At the first of four budget workshops, the city reviewed their overall proposed budget with $443 million in expenditures and $446 million in revenues, a slight increase in both areas from last year’s budget.
Also on the rise could be Naperville’s annual property taxes based on increased values of homes.
“Overall impact is about $50. Last year the total levy was about $860 per household, that’s assuming a value of a $380,000 home. With the increases that were seeing in assessed valuation we do anticipate that the property tax value will go up to about $400,000 per home,” said Rachel Mayer, Finance Director for the City of Naperville.
Financial instability at the state level also impacts Naperville’s budget when compared to other cities.
“When we met with the ratings agencies, one of the things that they said is that the fact that we are a municipality in this state puts us in a lesser position than a municipality outside of the state. However, because we are a AAA bond-rated community we make up that difference,” said Mayer.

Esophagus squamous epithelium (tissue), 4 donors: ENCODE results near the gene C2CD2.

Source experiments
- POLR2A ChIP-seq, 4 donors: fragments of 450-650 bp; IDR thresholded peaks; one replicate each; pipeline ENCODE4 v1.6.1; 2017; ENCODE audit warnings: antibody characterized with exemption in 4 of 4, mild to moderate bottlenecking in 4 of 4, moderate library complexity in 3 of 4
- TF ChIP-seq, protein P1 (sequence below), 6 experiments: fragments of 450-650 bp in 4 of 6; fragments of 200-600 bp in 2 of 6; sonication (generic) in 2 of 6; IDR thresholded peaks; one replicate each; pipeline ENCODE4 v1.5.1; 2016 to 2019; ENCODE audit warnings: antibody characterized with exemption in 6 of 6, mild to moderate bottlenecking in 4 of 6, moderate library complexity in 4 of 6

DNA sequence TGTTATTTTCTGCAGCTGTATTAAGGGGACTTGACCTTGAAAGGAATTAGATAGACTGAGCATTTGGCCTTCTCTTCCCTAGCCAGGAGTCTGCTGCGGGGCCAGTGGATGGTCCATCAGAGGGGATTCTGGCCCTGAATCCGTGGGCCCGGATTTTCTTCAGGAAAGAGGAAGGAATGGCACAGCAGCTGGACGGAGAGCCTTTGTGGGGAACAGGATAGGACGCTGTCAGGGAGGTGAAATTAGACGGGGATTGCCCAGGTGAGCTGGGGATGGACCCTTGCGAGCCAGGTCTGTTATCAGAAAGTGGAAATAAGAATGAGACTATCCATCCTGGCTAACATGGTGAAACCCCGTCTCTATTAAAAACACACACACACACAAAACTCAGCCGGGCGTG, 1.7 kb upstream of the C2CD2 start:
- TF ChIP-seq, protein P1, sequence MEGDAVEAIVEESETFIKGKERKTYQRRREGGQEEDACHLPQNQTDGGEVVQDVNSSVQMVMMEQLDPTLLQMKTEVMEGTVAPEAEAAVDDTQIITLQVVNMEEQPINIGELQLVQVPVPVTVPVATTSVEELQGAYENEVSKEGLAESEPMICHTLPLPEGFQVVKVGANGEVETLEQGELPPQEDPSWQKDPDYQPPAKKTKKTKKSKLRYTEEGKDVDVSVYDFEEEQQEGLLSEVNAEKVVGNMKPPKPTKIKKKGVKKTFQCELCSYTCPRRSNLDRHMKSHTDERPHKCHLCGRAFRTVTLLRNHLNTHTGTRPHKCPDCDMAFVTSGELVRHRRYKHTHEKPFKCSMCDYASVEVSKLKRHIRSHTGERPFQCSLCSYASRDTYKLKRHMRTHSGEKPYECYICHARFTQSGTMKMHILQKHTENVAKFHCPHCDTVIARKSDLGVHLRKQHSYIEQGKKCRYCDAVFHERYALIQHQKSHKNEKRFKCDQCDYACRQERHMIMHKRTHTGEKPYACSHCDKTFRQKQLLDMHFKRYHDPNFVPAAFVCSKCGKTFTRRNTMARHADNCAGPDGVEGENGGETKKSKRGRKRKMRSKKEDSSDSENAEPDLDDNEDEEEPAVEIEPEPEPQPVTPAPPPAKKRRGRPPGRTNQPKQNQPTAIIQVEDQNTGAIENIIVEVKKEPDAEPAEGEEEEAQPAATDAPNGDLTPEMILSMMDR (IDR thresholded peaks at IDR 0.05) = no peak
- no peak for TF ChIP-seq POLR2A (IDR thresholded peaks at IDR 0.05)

But news on the local front was more positive. Local unemployment numbers are dropping and Naperville continues to see economic booms.
“We do continue to see some growth in our community whether it be the Water Street District, Naperville Crossings, Atwater Subdivision and Sedgwick Subdivision, so overall the local economy does seem to be thriving and it is something we are proud of overall,” said Mayer.
A final decision on the property tax rate and other budgetary items are expected late fall.
The next budget workshop will be held November 14.
Naperville News 17’s Alyssa Bochenek reports.
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